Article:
Mac Update Cycle Faces Uncertainty as Intel Abandons Tick-Tock Strategy

Discussion in 'MacRumors.com News Discussion' started by MacRumors, Apr 11, 2016.

  1. MacRumors macrumors bot

    MacRumors

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    In its latest 10-K annual report (PDF) filed last month, Intel confirmed the end of its long-heralded "tick-tock" strategy of delivering new microprocessors to the market. Intel originally introduced the product cadence to the world in 2006 with the launch of the "Core" microarchitecture, alternating "ticks" of shrinking chip fabrication processes with "tocks" of new architectures.

    Over the past ten years, Intel has successively delivered new processor families based on this tick-tock cycle on a nearly annual cycle from its 65 nm manufacturing node all the way up until recently. The tick-tock release cycle allowed Intel to reestablish dominance in both the consumer and enterprise CPU markets and had given OEMs such as Apple a regular update cycle to rely on for annual product updates. But with chip updates stretching about beyond a yearly cycle in recent generations, Apple's product launch cycles have started to be affected.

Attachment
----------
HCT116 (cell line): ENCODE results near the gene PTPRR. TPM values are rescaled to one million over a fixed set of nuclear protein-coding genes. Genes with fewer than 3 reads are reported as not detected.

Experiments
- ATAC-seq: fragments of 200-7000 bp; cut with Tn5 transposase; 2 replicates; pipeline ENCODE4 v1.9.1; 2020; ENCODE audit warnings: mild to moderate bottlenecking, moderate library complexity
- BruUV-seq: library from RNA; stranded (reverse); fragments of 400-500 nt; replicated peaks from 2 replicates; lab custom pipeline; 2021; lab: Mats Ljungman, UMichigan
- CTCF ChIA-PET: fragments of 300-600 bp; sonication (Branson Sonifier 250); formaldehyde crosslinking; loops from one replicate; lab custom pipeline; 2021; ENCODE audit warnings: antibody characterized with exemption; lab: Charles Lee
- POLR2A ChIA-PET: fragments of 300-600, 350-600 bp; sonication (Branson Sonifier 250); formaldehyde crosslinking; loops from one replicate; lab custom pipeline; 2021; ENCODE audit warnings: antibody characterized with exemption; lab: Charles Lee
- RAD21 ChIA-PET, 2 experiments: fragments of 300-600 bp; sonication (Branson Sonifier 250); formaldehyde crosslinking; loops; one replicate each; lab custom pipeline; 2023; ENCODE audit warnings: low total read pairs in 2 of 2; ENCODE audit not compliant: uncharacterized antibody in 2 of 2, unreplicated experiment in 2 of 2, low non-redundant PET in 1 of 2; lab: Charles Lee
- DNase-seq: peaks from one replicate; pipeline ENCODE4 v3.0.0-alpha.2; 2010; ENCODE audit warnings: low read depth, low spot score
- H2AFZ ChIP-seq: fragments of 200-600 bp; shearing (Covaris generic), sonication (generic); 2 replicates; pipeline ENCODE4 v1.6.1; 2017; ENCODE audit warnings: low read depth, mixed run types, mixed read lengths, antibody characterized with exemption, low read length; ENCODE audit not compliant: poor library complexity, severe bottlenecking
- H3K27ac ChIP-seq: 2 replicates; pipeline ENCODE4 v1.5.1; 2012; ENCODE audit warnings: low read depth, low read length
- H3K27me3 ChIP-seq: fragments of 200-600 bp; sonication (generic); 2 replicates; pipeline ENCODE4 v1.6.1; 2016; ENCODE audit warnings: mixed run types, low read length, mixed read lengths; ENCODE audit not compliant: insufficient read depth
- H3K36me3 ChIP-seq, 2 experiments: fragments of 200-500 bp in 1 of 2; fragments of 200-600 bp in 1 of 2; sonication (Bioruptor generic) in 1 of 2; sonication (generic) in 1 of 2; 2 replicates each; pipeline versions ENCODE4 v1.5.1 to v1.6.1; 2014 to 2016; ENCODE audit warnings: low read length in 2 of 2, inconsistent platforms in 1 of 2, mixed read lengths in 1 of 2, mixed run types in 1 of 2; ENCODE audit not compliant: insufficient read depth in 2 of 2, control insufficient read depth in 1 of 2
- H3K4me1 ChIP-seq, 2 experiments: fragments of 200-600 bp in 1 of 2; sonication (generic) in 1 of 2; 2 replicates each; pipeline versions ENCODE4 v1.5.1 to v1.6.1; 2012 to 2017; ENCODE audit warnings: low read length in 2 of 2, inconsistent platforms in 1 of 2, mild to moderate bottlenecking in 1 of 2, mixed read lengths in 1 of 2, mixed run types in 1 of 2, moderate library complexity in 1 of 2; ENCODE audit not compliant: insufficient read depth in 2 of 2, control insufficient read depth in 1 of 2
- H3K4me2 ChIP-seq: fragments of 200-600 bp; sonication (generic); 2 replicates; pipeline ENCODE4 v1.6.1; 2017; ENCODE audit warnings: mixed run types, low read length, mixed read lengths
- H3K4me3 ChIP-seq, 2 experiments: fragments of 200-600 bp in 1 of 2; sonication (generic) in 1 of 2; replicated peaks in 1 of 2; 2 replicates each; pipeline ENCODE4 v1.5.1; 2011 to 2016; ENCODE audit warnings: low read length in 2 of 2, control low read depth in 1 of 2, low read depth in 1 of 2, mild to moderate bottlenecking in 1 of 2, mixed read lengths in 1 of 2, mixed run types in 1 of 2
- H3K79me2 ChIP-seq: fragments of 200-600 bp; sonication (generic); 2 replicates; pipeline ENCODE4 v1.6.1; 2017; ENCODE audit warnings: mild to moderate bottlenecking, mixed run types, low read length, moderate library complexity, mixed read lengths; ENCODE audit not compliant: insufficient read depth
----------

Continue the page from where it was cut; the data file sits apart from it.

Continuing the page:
In the face of the difficulties in maintaining the tick-tock cadence, Intel has announced that the launch of Kaby Lake this year as the third member of the 14-nm family following Broadwell and Skylake will mark the official end of the tick-tock strategy. Instead, Intel will move to a new "Process-Architecture-Optimization" model for the current 14 nm node and the 10 nm node.

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    This development is not unexpected, as semiconductor foundries have had increasingly tough times creating smaller process nodes as fabrication of smaller transistors has become increasingly expensive and complex. Transistors are rapidly approaching the physical limits of traditional semiconductor geometries, and the famous Moore's Law regarding transistor density has been formally acknowledged to no longer be valid.